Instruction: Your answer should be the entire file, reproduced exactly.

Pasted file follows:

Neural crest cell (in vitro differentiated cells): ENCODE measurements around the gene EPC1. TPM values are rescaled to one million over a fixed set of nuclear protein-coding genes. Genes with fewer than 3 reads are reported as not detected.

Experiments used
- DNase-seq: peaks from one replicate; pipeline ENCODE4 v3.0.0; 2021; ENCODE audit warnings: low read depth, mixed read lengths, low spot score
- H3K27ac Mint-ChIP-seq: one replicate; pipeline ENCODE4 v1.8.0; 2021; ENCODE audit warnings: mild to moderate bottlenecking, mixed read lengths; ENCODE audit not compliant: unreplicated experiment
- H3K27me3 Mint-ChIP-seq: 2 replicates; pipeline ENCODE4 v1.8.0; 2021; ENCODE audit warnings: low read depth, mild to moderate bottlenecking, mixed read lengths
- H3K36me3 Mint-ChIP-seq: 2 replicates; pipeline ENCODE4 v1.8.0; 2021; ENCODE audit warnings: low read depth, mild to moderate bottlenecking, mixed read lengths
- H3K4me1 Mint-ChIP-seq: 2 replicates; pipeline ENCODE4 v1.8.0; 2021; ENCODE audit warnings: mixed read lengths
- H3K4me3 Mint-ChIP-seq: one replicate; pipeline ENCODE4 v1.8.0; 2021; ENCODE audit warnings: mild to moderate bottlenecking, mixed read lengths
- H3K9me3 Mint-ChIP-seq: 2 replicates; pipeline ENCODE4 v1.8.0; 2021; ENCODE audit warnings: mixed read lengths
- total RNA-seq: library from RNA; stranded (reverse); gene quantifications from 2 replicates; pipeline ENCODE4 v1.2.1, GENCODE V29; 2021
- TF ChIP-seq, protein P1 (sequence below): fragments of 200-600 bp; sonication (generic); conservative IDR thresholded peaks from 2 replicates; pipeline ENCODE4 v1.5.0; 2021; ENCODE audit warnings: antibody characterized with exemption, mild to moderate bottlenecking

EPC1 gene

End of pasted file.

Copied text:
Neural crest cell (in vitro differentiated cells): ENCODE measurements around the gene EPC1. TPM values are rescaled to one million over a fixed set of nuclear protein-coding genes. Genes with fewer than 3 reads are reported as not detected.

Experiments used
- DNase-seq: peaks from one replicate; pipeline ENCODE4 v3.0.0; 2021; ENCODE audit warnings: low read depth, mixed read lengths, low spot score
- H3K27ac Mint-ChIP-seq: one replicate; pipeline ENCODE4 v1.8.0; 2021; ENCODE audit warnings: mild to moderate bottlenecking, mixed read lengths; ENCODE audit not compliant: unreplicated experiment
- H3K27me3 Mint-ChIP-seq: 2 replicates; pipeline ENCODE4 v1.8.0; 2021; ENCODE audit warnings: low read depth, mild to moderate bottlenecking, mixed read lengths
- H3K36me3 Mint-ChIP-seq: 2 replicates; pipeline ENCODE4 v1.8.0; 2021; ENCODE audit warnings: low read depth, mild to moderate bottlenecking, mixed read lengths
- H3K4me1 Mint-ChIP-seq: 2 replicates; pipeline ENCODE4 v1.8.0; 2021; ENCODE audit warnings: mixed read lengths
- H3K4me3 Mint-ChIP-seq: one replicate; pipeline ENCODE4 v1.8.0; 2021; ENCODE audit warnings: mild to moderate bottlenecking, mixed read lengths
- H3K9me3 Mint-ChIP-seq: 2 replicates; pipeline ENCODE4 v1.8.0; 2021; ENCODE audit warnings: mixed read lengths
- total RNA-seq: library from RNA; stranded (reverse); gene quantifications from 2 replicates; pipeline ENCODE4 v1.2.1, GENCODE V29; 2021
- TF ChIP-seq, protein P1 (sequence below): fragments of 200-600 bp; sonication (generic); conservative IDR thresholded peaks from 2 replicates; pipeline ENCODE4 v1.5.0; 2021; ENCODE audit warnings: antibody characterized with exemption, mild to moderate bottlenecking

EPC1 gene